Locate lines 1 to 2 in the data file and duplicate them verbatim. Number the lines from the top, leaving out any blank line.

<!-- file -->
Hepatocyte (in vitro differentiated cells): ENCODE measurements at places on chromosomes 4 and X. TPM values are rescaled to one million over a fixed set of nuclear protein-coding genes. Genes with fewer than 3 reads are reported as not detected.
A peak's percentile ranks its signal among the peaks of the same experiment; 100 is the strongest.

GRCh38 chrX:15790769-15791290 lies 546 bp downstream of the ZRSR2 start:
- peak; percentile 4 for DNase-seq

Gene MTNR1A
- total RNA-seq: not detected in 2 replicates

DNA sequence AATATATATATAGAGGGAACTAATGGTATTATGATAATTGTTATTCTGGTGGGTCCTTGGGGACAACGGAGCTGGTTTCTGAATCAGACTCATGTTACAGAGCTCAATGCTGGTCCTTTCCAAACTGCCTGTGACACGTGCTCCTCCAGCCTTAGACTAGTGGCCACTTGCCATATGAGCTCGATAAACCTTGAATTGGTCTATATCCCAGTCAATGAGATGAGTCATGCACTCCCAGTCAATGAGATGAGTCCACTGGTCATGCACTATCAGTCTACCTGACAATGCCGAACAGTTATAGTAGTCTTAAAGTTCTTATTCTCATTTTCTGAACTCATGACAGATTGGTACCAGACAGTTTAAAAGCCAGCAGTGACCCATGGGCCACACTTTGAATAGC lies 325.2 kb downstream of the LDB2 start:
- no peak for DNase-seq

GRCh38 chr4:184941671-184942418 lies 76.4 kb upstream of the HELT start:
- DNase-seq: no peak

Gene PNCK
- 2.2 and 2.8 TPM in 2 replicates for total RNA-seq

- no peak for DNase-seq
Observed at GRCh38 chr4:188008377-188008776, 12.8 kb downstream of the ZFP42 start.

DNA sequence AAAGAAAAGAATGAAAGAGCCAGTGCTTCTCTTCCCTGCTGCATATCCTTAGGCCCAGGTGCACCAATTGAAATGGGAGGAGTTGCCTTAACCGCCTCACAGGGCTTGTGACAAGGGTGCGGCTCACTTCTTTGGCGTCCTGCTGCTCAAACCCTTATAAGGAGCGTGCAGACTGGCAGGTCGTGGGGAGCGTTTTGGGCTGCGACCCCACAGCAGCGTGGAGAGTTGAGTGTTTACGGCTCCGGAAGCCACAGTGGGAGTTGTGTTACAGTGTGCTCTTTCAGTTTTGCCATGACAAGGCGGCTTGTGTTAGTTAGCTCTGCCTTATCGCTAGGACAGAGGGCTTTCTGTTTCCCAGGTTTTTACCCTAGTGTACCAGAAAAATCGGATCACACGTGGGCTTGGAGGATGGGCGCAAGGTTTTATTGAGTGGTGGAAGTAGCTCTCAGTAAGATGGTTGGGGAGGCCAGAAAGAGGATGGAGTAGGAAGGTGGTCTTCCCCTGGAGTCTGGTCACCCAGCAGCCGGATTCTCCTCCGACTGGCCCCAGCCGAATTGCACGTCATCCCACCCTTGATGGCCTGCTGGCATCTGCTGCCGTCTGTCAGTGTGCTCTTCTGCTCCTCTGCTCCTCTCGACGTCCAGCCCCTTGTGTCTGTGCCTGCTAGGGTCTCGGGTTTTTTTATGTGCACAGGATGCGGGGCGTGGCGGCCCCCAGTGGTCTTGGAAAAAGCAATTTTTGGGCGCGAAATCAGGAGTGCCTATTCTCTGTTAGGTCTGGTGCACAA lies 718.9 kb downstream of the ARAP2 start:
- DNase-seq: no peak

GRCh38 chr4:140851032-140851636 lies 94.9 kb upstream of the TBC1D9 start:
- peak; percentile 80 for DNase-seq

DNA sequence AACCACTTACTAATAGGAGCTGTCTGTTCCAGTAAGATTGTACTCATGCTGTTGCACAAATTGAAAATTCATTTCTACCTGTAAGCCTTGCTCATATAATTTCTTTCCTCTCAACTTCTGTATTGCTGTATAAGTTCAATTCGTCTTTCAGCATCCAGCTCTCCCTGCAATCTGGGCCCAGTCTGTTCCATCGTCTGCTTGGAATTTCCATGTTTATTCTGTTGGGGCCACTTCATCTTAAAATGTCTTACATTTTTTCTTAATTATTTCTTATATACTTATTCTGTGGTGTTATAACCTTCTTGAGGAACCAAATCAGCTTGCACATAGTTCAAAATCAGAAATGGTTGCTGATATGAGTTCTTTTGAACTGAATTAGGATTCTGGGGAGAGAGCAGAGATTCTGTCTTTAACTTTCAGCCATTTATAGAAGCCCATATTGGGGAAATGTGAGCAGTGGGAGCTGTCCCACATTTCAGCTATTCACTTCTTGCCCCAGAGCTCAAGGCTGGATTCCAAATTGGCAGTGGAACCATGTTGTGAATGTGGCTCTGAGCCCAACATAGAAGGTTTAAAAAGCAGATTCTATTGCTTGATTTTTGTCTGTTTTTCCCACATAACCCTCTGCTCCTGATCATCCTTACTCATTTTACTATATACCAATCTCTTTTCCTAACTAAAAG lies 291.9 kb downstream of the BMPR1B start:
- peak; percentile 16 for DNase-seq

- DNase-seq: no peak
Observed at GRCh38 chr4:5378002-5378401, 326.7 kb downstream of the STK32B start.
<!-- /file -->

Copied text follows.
Hepatocyte (in vitro differentiated cells): ENCODE measurements at places on chromosomes 4 and X. TPM values are rescaled to one million over a fixed set of nuclear protein-coding genes. Genes with fewer than 3 reads are reported as not detected.
A peak's percentile ranks its signal among the peaks of the same experiment; 100 is the strongest.